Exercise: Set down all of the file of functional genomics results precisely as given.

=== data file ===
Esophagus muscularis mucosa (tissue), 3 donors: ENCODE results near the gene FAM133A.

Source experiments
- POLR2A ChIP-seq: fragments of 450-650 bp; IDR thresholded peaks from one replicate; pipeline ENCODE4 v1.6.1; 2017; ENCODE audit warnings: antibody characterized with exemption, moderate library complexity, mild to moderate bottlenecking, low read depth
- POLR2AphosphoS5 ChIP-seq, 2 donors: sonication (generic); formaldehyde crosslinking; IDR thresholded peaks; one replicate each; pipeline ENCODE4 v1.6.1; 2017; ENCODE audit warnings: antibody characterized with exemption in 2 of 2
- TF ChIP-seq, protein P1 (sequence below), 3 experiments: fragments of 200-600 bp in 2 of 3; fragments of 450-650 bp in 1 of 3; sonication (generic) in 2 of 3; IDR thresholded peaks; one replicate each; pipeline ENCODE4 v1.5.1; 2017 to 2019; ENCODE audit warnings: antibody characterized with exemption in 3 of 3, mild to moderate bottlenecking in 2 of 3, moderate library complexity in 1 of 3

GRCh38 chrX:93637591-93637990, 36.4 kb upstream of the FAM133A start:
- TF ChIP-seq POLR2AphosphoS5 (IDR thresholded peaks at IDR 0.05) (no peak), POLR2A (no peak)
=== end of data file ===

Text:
Esophagus muscularis mucosa (tissue), 3 donors: ENCODE results near the gene FAM133A.

Source experiments
- POLR2A ChIP-seq: fragments of 450-650 bp; IDR thresholded peaks from one replicate; pipeline ENCODE4 v1.6.1; 2017; ENCODE audit warnings: antibody characterized with exemption, moderate library complexity, mild to moderate bottlenecking, low read depth
- POLR2AphosphoS5 ChIP-seq, 2 donors: sonication (generic); formaldehyde crosslinking; IDR thresholded peaks; one replicate each; pipeline ENCODE4 v1.6.1; 2017; ENCODE audit warnings: antibody characterized with exemption in 2 of 2
- TF ChIP-seq, protein P1 (sequence below), 3 experiments: fragments of 200-600 bp in 2 of 3; fragments of 450-650 bp in 1 of 3; sonication (generic) in 2 of 3; IDR thresholded peaks; one replicate each; pipeline ENCODE4 v1.5.1; 2017 to 2019; ENCODE audit warnings: antibody characterized with exemption in 3 of 3, mild to moderate bottlenecking in 2 of 3, moderate library complexity in 1 of 3

GRCh38 chrX:93637591-93637990, 36.4 kb upstream of the FAM133A start:
- TF ChIP-seq POLR2AphosphoS5 (IDR thresholded peaks at IDR 0.05) (no peak), POLR2A (no peak)